Of course. I moved around a lot in my 20s – every few years at least. I felt like I had to reinvent myself each time, just to adapt to the new situation – I went from a small town in the Sacramento Valley to Oakland, then to Bangkok, Thailand for a year, then San Francisco for a few years, and finally a few years in a rural town in Guatemala. Each place had its own unique flavor and drew out a different kind of inspiration in me. And each time I think I recognized that I don’t really change much in the end, for better or for worse – wherever you go, there you are. By the time I hit 30, I could finally embrace that, which gave me the freedom to move back to the US for good and create the kind of life I want right here at home.
In what ways did your friendships change?
I think the general trend is/was from friendships that deal a lot with personal vulnerabilities to friendships that are grounded in love and respect. I’m fortunate to have maintained strong friendships over the past ten years. Even though we’re all busy and all living in different places, I consider these friendships one of the greatest gifts and accomplishments of my adult life. I try to stick to gratitude and respect to guide me in friendships rather than getting caught up in little daily annoyances or gripes. The little stuff goes away, and at the end of the day I’m still amazed and honored to have such great friends.
What did you learn through your romantic relationships?
Let it go! Relationships are WEIRD and how they manage to stay alive can sometimes be an amazing mystery. It takes so much love and trust to be with someone else – give them the benefit of the doubt and move on. I have learned this, but I still make this mistake and have to relearn it about once a week.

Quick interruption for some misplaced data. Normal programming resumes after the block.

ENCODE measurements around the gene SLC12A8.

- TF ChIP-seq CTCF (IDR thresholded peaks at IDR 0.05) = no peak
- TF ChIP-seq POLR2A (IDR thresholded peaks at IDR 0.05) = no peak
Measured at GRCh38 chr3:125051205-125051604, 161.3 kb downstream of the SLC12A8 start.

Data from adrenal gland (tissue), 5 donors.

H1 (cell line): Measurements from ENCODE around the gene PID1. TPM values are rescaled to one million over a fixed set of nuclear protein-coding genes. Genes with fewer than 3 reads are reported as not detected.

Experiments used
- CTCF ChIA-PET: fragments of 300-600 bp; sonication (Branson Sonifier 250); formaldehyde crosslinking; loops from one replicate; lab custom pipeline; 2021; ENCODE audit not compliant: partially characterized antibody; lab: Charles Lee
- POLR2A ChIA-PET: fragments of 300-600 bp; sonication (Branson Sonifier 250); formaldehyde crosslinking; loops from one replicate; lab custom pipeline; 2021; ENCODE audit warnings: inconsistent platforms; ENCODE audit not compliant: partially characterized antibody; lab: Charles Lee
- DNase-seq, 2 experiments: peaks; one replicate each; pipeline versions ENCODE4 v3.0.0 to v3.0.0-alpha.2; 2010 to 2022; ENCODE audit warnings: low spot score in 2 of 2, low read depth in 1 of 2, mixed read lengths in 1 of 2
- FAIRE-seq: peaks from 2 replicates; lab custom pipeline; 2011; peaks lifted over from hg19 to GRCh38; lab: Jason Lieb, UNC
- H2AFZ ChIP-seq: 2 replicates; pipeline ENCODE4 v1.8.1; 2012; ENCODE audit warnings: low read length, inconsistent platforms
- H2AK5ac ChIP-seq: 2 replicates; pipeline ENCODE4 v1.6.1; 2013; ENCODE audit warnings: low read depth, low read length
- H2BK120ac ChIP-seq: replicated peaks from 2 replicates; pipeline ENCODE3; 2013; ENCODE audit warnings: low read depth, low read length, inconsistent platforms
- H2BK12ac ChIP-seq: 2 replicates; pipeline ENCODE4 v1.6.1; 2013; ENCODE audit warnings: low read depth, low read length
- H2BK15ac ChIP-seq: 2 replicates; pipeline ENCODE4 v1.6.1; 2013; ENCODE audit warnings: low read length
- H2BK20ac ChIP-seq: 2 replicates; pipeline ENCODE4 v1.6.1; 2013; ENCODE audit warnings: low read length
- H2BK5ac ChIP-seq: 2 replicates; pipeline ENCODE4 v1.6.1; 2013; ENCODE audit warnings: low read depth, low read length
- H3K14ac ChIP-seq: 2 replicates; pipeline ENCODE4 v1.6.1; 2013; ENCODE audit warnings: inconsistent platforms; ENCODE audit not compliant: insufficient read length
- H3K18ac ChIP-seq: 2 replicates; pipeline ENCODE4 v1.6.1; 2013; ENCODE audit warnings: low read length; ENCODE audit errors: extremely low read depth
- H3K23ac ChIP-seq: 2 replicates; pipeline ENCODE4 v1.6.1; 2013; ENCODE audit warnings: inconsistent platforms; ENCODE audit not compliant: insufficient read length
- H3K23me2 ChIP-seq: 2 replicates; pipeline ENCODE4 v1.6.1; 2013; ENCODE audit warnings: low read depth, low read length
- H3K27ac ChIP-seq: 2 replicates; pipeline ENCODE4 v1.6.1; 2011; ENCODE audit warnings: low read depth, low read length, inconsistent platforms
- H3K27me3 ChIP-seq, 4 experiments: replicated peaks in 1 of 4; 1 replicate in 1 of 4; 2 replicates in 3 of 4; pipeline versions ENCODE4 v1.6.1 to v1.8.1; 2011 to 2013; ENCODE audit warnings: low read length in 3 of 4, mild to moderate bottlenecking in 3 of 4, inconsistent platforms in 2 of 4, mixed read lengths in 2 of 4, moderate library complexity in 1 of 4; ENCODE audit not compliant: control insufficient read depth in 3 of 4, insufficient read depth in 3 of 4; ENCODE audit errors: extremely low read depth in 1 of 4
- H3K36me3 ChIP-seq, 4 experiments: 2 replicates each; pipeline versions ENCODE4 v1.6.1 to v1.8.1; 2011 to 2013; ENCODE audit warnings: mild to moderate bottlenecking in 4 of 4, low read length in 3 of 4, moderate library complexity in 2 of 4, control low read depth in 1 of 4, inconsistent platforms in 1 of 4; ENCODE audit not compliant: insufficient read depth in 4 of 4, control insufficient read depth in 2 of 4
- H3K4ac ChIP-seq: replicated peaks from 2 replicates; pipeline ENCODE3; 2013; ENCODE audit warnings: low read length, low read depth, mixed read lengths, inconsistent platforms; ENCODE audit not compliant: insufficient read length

How did your relationships with your family change?
My relationship with my mother evolved to be completely different in my 20s than it had when I was younger. I don’t feel like we have ever had as strong a relationship as we do now that I’m older. I think she and I are very similar and used to butt heads a lot, but now that we’re both older and have fewer opportunities to be in each other’s daily lives, we tend to let the smaller stuff go. We can laugh about each other’s neuroses more.
How did your worldview change over the course of the decade?
It’s definitely had ups and downs as I’ve moved between areas of very extreme wealth and very extreme poverty, “progressive” versus “traditional” cultures, etc. I think at this point I have an appreciation for the many different cultural textures that I’ve been exposed to, but I feel also more urgency to equalize the playing field. There used to be a novelty for me in the “developing world” – things like real people collecting your bus fare or making homemade ice cream on a three-wheeled cart in the afternoons on the city street, to sell for ten cents. More direct, pedestrian-oriented lifestyles. I still see the charm in that but I see also the way that technology and globalization is causing unbearable economic disparity and making it hard for people to have enough to eat, which is so much more important than how picturesque a culture is on a postcard or in a few months’ travel journal entries. Unfortunately, it seems the more I learn the more I feel like an outsider in other cultures, or the more aware of those disparities I become.
Do you have any regrets? Are there things you wish you’d done, hadn’t done, or done differently?
I regret having ever doubted myself. I do it every day, as we all do, but it’s a waste. There really just isn’t enough time in life to wrestle with your own doubt. If you’re thinking about something, just do it. Don’t overthink it.